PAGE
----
From blue-plate specials to Caspian Sea caviar

May 17, 2000|By Rob Kasper

THE OTHER NIGHT there was nothing appealing to eat in the refrigerator, except a jar of caviar. The nothing-to-eat situation is common in our house. Having a jar of caviar on the fridge door is not. The caviar was sitting in a spot normally reserved for the hot-dog mustard.

The caviar was the good stuff from the Caspian Sea. I am not at liberty to divulge exactly how these sturgeon eggs made the journey from Russia to the mustard shelf of my fridge.

I can say that there was a courier involved and that the caviar courier was a member of the Jumpers Hole Gang. The group takes its name from the Jumpers Hole Mall, a shopping center in Pasadena that has since been renamed.

Members of The Sun's Anne Arundel suburban news squad used to meet there for lunch. At the time, some 20 years ago, the midday dining opportunities at the mall were pretty much limited to the lunch counter in Kmart and a hot-dog stand shaped like a train engine. I think it was called the Choo-Choo Express.

As we ate our blue-plate specials and Choo-Choo dogs, members of the Jumpers Hole Gang dreamed of a brighter day, or at least a better lunch.

In the ensuing years, members of the Jumpers Hole Gang have scattered. One went on to cover the White House. Another, who used to pack away those Choo-Choo dogs, got a medical degree. And yet another became a foreign correspondent and ended up in a country that is known for its fish eggs.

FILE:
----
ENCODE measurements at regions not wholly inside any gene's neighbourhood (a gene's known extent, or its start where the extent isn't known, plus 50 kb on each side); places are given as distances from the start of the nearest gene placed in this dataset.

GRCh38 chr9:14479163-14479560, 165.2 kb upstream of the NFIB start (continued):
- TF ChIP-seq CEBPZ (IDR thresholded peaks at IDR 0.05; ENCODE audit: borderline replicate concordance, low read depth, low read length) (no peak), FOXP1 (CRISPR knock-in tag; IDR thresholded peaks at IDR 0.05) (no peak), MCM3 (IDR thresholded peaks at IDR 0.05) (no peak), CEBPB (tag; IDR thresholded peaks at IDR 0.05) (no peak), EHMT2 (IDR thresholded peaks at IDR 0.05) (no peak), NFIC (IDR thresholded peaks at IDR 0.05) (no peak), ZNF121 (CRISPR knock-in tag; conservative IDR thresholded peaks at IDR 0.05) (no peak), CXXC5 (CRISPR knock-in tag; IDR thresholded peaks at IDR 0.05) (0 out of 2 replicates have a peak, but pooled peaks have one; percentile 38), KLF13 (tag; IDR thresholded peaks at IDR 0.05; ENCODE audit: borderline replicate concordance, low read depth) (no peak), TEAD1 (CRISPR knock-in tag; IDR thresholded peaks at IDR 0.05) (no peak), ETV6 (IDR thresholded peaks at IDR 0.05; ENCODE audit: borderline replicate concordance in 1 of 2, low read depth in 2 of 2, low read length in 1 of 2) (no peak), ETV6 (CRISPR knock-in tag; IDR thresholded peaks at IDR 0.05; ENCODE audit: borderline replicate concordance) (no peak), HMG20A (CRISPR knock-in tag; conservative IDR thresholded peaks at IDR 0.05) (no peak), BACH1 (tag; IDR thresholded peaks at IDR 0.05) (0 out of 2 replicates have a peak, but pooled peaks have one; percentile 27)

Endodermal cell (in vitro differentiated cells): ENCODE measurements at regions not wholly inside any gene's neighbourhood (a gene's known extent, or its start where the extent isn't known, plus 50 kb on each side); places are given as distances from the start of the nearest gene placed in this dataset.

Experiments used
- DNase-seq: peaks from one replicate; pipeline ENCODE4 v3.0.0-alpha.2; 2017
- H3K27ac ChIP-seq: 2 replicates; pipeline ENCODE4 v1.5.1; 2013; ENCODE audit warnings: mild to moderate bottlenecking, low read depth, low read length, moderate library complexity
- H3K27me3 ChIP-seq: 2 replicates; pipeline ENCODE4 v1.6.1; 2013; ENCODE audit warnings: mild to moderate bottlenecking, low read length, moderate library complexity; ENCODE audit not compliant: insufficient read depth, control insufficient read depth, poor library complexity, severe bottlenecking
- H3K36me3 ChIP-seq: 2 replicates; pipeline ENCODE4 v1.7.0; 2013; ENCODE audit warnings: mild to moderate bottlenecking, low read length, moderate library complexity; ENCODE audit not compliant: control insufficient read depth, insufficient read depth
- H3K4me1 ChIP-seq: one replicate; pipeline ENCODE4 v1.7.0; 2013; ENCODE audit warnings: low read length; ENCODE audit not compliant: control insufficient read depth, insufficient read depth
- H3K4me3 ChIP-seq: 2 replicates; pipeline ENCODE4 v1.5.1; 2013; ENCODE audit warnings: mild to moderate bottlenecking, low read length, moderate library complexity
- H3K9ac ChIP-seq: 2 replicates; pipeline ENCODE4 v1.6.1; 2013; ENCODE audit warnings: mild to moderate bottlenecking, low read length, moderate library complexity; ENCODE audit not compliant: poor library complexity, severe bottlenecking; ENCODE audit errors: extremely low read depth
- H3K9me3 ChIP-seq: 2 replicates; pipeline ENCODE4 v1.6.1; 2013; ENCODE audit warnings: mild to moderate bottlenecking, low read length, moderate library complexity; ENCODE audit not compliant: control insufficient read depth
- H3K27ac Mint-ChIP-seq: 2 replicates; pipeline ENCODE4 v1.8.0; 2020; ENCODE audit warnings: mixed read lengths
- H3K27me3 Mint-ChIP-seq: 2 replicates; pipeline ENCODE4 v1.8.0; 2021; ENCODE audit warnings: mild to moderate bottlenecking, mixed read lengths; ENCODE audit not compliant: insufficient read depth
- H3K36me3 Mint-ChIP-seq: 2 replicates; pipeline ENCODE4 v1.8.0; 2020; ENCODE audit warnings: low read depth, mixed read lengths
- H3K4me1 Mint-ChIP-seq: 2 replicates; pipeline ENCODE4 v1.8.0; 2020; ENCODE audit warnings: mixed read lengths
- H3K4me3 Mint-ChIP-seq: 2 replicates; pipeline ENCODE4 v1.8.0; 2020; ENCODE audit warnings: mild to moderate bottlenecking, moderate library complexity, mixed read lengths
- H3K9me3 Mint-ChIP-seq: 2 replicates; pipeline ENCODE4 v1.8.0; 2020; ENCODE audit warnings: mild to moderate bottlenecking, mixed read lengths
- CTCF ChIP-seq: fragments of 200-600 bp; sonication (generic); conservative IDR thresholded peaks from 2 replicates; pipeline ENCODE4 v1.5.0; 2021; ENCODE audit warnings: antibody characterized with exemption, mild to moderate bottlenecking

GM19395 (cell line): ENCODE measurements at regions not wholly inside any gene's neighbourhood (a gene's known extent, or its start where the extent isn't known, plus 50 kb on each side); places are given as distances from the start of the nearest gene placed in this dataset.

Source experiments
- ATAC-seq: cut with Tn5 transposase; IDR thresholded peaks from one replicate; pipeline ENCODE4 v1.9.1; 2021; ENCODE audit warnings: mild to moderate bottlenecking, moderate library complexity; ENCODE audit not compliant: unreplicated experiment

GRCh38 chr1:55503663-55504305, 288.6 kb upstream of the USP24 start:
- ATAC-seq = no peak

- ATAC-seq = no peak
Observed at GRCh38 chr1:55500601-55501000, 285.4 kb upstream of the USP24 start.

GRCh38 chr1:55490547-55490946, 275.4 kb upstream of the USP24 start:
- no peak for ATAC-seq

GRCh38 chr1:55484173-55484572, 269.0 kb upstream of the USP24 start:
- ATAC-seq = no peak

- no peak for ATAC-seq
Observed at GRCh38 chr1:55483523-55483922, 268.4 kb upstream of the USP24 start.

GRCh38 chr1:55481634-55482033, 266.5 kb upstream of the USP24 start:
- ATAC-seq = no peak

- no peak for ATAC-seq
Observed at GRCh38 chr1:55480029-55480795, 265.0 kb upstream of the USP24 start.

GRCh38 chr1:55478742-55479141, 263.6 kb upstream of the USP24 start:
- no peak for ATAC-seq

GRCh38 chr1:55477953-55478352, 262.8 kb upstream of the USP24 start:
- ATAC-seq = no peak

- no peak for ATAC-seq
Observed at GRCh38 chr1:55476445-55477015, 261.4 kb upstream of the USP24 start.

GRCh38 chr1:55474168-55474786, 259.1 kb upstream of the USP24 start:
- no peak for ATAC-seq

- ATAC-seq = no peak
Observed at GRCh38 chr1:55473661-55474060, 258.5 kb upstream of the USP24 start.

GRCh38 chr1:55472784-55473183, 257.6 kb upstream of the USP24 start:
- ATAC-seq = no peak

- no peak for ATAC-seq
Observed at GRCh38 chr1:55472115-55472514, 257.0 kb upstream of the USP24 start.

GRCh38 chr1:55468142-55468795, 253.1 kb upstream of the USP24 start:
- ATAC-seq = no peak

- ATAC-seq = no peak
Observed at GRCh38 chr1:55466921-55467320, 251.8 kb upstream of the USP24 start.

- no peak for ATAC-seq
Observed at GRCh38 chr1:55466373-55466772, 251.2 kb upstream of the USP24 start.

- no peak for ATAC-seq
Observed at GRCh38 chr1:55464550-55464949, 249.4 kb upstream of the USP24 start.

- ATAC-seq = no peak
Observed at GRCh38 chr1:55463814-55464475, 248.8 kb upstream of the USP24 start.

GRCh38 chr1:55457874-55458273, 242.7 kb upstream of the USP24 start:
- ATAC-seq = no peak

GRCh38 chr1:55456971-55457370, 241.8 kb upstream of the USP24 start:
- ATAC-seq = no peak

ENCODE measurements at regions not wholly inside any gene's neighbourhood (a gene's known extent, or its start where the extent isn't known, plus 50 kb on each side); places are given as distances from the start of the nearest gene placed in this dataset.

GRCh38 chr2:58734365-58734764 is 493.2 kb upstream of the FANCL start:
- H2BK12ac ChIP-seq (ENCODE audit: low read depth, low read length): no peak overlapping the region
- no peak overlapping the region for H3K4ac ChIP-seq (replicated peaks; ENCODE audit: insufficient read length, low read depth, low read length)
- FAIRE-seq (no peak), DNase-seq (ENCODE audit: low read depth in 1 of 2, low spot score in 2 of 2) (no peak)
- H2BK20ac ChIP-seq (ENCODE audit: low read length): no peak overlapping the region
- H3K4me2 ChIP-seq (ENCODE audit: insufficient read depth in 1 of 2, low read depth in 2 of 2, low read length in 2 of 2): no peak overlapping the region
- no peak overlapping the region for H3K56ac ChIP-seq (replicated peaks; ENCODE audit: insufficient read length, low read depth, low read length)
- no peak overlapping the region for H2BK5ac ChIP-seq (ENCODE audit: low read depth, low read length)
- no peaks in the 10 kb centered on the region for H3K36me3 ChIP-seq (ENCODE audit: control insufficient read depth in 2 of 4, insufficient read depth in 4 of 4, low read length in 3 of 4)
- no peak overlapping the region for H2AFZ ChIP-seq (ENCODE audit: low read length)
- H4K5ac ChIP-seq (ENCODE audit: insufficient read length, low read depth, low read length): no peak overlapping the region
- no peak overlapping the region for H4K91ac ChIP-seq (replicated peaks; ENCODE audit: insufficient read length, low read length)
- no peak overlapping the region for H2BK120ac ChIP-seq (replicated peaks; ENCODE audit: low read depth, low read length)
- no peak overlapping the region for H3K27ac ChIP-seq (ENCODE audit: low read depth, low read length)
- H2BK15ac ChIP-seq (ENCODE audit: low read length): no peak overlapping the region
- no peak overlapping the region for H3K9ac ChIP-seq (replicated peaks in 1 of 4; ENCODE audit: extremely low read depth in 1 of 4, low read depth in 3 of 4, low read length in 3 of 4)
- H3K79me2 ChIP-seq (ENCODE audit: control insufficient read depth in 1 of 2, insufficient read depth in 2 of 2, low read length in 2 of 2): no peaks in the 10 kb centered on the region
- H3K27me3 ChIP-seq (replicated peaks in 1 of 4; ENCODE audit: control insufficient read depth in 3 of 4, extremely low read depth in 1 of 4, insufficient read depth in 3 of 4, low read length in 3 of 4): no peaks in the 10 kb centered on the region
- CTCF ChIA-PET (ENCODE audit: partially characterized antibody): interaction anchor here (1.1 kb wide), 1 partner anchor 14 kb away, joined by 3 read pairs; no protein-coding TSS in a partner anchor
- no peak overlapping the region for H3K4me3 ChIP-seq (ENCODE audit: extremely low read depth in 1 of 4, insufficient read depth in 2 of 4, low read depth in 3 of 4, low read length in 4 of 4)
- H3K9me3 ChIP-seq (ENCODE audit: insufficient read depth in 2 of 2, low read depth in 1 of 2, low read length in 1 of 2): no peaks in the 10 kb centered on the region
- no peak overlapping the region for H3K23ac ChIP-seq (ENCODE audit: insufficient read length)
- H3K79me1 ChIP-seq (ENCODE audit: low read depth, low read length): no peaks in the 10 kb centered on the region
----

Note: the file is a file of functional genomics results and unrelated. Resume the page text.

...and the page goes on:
The other day, during a homecoming of some members of the Jumpers Hole Gang, a gift of caviar was offered, and I readily accepted.

At home, I fretted about how to serve the caviar. Stuffing it in blini dotted with sour cream would be wonderful. But our house was blini-free, and has been for 20 years. I have enjoyed the savory pancakes in restaurants, but have never fixed them at home. There never seemed to be a reason.

I had read that a good way to desalt lesser caviar was to rinse it with beer. But this caviar was too well-bred to need a beer bath.

So I simply cut some homemade bread into thin slices, and toasted it. Then I put a spoonful of caviar on the toast, popped it in my mouth and was a very happy man.

While the caviar made me content, other members of the family, the teen-agers, wanted something other than fish eggs for supper.

I scrounged around in the fridge and found some leftovers. While I ate caviar, I served the kids hot dogs and blue-plate specials.

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